Trump Created A Task Force To End Violence Against Indigenous Women — Here's Why It Will Probably Be Useless

This week, Donald Trump signed an executive order creating a task force to combat the epidemic of missing and murdered indigenous women. However, the move comes with a giant dose of hypocrisy as the GOP is also making it more difficult to put abusers behind bars.

The task force, coined Operation Lady Justice, aims to establish coordinated partnerships between tribal and federal law enforcement, improve safety within Native American communities, revitalize the federal databases that track data on missing indigenous women, and boost public awareness of the epidemic.

Trump alleges that his executive order will “leverage every resource we have to bring safety to our tribal communities, and we will not waiver in this mission.”

For once, his statement is worth agreeing to as this mission is indisputably an important one.

Native American women face disproportionately high rates of domestic violence and murder compared to their white counterparts. According to the Department of Justice, women in some tribal communities are 10 times more likely to be murdered than the national average. At least 1.5 million Native American women experience violence in their lifetime. Half have suffered from sexual or intimate partner violence. And thousands of others simply disappear, never to be heard from again.

Despite such alarming statistics, the response for decades has been indifference and underreporting. (A DOJ study from 2016, for example, found that only 116 out of 5,712 reports of missing native women and girls were actually logged in the federal database.)

That’s why it’s such a shame that, when it finally seems that some meaningful action is being taken on the behalf of indigenous women, it’s diluted by the dismissive actions of the Republican senate.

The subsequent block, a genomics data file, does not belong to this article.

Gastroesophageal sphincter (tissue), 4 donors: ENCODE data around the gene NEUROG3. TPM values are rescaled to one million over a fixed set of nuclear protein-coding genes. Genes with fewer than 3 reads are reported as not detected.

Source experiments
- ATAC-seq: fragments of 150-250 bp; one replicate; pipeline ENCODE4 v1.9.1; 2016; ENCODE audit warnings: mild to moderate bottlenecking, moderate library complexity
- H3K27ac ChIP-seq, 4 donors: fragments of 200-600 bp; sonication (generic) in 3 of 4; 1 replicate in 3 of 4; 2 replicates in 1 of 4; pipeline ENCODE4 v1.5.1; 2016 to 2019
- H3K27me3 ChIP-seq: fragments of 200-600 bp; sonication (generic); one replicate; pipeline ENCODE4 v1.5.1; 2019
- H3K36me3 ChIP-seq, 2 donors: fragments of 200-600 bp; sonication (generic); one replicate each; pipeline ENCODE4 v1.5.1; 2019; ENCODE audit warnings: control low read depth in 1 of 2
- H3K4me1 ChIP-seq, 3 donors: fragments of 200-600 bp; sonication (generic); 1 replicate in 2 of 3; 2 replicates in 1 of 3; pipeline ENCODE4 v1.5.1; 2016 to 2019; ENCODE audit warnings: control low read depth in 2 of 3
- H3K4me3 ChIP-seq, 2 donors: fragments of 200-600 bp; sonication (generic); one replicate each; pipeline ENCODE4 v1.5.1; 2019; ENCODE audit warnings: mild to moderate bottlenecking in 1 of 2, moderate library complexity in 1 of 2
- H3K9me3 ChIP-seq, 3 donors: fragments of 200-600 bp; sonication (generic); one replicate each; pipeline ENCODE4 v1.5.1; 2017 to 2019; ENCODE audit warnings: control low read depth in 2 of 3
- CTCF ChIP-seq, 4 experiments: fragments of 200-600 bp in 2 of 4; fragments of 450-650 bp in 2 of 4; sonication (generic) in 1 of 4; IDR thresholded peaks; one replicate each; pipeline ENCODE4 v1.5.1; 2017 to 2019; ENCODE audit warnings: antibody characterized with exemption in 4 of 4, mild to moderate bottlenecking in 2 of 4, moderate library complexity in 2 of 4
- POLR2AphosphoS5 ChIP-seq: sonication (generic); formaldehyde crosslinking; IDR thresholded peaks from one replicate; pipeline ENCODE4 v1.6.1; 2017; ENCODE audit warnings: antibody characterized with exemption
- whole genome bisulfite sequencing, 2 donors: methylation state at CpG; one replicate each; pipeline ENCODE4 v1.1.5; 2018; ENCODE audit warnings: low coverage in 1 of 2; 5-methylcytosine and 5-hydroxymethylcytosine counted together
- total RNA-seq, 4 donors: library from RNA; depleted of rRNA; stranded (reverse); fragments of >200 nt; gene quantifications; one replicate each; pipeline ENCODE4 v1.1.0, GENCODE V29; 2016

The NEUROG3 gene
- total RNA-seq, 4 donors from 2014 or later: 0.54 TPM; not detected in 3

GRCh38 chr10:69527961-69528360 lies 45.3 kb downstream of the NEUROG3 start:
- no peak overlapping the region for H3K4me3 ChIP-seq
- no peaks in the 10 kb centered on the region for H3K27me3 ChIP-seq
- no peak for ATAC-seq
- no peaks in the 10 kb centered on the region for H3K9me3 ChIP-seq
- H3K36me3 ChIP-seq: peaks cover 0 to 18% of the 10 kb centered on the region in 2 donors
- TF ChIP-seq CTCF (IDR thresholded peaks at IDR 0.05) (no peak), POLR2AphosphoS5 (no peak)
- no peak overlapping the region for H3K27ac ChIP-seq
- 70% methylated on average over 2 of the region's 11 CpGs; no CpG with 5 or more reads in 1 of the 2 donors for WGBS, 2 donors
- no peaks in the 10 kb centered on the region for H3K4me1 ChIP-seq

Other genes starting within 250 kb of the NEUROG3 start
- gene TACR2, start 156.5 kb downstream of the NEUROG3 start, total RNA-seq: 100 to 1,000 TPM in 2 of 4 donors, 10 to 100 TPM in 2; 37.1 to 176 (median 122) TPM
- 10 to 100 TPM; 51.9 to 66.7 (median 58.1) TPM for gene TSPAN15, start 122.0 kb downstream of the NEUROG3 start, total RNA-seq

Amid the announcement of Operation Lady Justice, the GOP senate proposed the reauthorization of the Violence Against Women Act, a 1994 law that expired in 2018, to ostensibly protect survivors of domestic violence and sexual abuse.

The bill’s sponsor, Iowa Republican Senator Jodi Ernst, alleges that the bill “provides desperately needed resources for programs that tackle domestic and sexual abuse in our communities.”

However, she neglects to mention that, if adopted, the bill would weaken protections for Native American women and crush tribal sovereignty.

The bill would essentially revoke tribal communities’ authority when prosecuting crimes committed on their land by a non-Native American party. It would, instead, give abusers a way to avoid prosecution by a federal court, and would give convicted abusers the right to sue the tribe if they felt their civil rights were violated. Given that more than half of Native Americans marry non-natives, this proposal is set to endanger a large number of indigenous women. (Though whether they move off the reservation may determine whether the tribe has jurisdiction over any intimate partner violence that occurs.)

Deborah Parker, a board member of the National Indigenous Women’s Resource Center, noted that,

“It’s supporting perpetrators more than the victim. It’s allowing perpetrators more ways to get out of their crime… if we have well-supported court systems criminals will know. They will know not to come on our reservations and harm our women.”

For his part, Trump argues that Operation Lady Justice, which he alleges “should’ve been done a long time ago,” is something that the GOP is taking “very seriously.”

And it absolutely should be. But, yet again, it appears that the GOP is going against their word and concurrently treating the issue as anything but.


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Feature photo by @taylorruecker

Michelle Vincent
Michelle Vincent is a project manager and freelance writer. She enjoys traveling, is worried she won't love her future children as much as she loves her dogs, and is actively recruiting podcast recommendations.